What could I tell them that would be... I would say the exciting thing is, is that so many of the actors since they found out that I'm now directing the episode have been reaching out and that has been so satisfying. I mean, it's literally twenty years ago, it's like having a twenty-year high school reunion. But Katherine Heigl and I have been texting more now than we probably ever did. The amazing Jason Behr sent me flowers on my very first day, with the sweetest note that was a quote from the original show which was: "If you could see you the way I see you now."

I literally walked into my room thinking, oh, my agents. Oh, no, no, no, no, not my agents. Oh, maybe my husband. No, no, no, no, it's not my husband. Oh my God, it's Jason Behr. Do you know what I mean? Colin Hanks is so supportive. I think it's just amazing that there is still this connection behind us and I still feel their support in this new role.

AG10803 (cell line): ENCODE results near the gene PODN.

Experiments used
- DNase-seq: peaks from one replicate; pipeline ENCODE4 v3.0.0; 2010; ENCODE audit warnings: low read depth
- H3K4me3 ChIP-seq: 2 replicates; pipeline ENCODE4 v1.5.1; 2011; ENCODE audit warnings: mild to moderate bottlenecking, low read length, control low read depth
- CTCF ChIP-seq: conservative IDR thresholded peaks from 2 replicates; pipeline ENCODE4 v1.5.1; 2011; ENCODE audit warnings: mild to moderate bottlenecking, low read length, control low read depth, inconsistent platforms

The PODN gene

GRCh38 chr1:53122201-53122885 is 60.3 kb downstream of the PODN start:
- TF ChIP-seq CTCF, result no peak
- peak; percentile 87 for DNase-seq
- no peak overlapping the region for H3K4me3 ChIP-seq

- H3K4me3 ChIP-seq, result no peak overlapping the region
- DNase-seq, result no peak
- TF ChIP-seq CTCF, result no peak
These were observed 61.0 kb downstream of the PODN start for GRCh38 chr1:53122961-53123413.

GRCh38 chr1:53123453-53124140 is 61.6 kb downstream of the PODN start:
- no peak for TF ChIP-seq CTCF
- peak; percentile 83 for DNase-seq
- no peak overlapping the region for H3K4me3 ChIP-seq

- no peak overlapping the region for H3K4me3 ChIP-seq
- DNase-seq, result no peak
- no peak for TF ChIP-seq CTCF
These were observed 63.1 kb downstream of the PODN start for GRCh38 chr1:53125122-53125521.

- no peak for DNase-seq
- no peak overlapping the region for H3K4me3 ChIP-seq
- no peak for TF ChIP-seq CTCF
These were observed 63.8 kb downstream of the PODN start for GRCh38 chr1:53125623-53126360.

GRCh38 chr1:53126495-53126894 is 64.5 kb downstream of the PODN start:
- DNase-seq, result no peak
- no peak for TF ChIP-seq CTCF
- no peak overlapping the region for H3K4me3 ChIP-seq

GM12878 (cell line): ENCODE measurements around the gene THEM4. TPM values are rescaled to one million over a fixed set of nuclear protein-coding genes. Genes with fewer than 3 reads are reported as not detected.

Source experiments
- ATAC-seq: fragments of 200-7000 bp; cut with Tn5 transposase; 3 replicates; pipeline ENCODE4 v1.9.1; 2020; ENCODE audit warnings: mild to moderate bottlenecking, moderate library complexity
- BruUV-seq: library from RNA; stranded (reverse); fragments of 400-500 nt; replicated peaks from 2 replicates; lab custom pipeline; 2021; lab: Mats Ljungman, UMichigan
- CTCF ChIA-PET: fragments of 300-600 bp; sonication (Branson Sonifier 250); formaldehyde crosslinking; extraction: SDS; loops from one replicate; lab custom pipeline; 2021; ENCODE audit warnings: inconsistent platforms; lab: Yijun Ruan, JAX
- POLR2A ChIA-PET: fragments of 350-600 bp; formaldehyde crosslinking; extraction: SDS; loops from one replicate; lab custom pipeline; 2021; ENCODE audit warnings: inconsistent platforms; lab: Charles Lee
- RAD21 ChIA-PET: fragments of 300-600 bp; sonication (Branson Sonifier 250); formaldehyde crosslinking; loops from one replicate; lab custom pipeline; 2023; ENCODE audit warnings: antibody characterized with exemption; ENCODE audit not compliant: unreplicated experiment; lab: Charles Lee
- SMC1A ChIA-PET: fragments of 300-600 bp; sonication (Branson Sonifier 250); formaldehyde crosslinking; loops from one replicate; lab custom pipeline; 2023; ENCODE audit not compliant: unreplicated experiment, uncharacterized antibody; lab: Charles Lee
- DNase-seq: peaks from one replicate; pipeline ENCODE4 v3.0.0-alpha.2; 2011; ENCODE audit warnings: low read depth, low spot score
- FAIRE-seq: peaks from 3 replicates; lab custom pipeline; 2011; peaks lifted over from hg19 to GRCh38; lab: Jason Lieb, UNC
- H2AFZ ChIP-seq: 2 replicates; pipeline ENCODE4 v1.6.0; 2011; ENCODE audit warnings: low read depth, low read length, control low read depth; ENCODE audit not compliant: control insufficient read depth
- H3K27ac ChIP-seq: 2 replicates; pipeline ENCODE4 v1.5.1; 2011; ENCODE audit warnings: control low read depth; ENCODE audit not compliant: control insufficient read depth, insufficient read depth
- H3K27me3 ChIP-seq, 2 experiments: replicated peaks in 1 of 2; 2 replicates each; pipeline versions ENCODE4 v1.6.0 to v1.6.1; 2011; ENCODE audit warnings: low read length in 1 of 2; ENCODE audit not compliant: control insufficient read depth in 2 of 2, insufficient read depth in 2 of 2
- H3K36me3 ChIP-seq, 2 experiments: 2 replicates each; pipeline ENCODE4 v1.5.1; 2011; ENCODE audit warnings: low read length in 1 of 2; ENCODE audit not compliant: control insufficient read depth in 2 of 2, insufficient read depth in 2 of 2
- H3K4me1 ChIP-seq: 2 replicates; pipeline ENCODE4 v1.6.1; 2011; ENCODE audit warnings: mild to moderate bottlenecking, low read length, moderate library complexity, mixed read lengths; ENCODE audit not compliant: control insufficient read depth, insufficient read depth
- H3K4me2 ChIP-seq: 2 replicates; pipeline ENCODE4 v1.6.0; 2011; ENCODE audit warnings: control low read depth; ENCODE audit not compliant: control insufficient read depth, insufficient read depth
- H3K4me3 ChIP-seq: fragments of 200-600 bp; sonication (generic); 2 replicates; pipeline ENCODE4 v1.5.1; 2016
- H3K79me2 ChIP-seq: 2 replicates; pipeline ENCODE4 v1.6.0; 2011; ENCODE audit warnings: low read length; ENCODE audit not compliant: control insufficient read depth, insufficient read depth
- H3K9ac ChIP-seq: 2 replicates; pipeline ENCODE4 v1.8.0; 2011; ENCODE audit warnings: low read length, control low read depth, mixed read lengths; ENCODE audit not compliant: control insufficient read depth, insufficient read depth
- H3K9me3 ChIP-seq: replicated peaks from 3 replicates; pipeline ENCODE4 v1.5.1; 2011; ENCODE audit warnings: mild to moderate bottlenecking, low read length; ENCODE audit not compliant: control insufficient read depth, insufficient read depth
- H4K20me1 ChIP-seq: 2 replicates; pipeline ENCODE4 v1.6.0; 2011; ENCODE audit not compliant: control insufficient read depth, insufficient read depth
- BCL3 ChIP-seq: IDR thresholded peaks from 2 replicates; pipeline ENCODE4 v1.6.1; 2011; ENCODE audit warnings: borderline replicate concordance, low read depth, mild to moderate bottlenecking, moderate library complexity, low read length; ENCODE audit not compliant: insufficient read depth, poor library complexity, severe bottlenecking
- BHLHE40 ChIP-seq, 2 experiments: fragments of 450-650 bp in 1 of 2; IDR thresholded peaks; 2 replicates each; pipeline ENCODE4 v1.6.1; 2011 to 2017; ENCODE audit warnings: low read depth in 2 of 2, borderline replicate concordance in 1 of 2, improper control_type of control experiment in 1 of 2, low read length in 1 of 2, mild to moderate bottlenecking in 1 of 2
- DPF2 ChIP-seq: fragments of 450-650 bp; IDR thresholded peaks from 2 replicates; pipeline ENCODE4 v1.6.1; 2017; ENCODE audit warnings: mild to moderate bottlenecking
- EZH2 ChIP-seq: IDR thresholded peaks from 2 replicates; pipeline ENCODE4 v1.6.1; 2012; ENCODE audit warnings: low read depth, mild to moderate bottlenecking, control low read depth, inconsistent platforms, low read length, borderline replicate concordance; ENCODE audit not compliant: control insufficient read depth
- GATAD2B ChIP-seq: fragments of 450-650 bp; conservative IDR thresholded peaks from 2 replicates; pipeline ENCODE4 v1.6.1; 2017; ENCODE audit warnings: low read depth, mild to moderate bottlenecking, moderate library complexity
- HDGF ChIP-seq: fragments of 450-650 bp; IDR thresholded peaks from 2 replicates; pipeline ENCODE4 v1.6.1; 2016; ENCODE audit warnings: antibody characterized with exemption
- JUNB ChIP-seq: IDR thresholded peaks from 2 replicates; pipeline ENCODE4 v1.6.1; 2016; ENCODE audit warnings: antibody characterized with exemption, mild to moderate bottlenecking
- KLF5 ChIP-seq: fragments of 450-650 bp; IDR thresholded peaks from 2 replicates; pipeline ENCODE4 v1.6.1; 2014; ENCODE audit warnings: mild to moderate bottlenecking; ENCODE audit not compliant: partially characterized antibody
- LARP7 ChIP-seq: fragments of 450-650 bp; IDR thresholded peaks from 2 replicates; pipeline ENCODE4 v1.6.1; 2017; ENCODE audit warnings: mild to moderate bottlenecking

Since your older cast members have obviously been reaching out there and asked about it, is there any hope of us getting some sort of reunion episode or make a guest appearance?

Do you know what's so funny? Is that I have attacked Jason — I mean, Jason Behr and I are dying to work on something together. We're really trying to figure it out, what that could be. We really are trying to figure it out. Because the chemistry is still there, I don't know what it is. But I saw Jason Katim, behind the scenes, in the bathroom at Matilda On Broadway. I'm, Shiri Appleby, hi, can we reboot Roswell? I mean, this was before this. I was I want to make this happen. But I really feel right now it's not really our place. This is the version of Roswell that's existing and all we can really do is get behind it and give it our support.

But if anybody has a script idea for Jason Behr and I, we're happy to do it.

Any chance we can see him do a cameo on this show?